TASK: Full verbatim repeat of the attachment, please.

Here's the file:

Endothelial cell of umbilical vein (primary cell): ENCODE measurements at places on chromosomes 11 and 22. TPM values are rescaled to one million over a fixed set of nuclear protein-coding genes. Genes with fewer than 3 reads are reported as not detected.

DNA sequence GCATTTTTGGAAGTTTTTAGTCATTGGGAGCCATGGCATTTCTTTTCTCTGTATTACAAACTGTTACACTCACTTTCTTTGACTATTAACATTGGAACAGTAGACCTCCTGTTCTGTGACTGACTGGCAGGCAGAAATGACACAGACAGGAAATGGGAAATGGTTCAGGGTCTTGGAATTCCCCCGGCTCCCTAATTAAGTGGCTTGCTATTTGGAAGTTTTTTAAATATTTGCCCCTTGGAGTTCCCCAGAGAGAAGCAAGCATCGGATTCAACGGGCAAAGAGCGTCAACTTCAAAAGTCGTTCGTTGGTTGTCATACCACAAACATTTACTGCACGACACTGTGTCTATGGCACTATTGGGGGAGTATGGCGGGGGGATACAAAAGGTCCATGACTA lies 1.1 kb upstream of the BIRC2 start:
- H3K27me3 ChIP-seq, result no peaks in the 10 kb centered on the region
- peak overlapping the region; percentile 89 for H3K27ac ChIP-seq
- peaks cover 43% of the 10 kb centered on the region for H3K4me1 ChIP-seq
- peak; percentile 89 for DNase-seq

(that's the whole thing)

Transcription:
Endothelial cell of umbilical vein (primary cell): ENCODE measurements at places on chromosomes 11 and 22. TPM values are rescaled to one million over a fixed set of nuclear protein-coding genes. Genes with fewer than 3 reads are reported as not detected.

DNA sequence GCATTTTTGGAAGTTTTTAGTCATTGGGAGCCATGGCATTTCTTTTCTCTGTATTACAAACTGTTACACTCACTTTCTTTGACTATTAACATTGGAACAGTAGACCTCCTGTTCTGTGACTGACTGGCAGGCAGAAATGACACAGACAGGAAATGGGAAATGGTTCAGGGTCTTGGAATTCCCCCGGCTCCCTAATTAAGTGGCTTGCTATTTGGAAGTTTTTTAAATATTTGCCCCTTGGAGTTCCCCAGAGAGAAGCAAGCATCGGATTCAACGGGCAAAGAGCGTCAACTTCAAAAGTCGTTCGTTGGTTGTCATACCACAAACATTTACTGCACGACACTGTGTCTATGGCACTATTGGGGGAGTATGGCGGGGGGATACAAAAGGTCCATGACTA lies 1.1 kb upstream of the BIRC2 start:
- H3K27me3 ChIP-seq, result no peaks in the 10 kb centered on the region
- peak overlapping the region; percentile 89 for H3K27ac ChIP-seq
- peaks cover 43% of the 10 kb centered on the region for H3K4me1 ChIP-seq
- peak; percentile 89 for DNase-seq